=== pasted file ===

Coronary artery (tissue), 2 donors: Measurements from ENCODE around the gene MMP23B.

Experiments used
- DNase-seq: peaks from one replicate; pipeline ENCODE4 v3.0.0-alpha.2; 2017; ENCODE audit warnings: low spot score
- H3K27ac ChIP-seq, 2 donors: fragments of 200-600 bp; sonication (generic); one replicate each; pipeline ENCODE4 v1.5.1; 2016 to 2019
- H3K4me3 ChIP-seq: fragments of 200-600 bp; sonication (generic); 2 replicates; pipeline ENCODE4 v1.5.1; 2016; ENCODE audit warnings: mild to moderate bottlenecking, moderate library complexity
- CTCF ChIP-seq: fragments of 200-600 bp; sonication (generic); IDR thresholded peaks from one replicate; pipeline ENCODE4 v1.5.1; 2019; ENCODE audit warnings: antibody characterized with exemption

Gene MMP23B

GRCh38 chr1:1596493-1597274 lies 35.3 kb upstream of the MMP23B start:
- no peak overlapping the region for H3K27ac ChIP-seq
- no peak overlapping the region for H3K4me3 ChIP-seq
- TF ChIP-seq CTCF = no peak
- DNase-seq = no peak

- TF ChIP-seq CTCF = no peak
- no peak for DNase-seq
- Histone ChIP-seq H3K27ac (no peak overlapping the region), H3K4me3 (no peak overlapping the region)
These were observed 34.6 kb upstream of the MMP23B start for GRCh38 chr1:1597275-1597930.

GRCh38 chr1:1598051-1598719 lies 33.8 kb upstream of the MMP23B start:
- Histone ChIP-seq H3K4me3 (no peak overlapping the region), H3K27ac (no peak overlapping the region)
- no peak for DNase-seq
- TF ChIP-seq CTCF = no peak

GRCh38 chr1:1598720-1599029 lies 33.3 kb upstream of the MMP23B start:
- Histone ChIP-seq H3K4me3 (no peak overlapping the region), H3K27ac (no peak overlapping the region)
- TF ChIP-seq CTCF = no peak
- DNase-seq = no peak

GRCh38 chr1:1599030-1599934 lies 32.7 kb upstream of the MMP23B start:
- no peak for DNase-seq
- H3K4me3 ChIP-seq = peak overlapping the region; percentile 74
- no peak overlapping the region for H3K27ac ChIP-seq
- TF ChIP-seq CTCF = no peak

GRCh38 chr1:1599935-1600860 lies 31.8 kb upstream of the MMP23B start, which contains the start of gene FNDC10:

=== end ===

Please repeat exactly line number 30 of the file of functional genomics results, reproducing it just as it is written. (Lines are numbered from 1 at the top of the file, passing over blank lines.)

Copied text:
GRCh38 chr1:1599935-1600860 lies 31.8 kb upstream of the MMP23B start, which contains the start of gene FNDC10: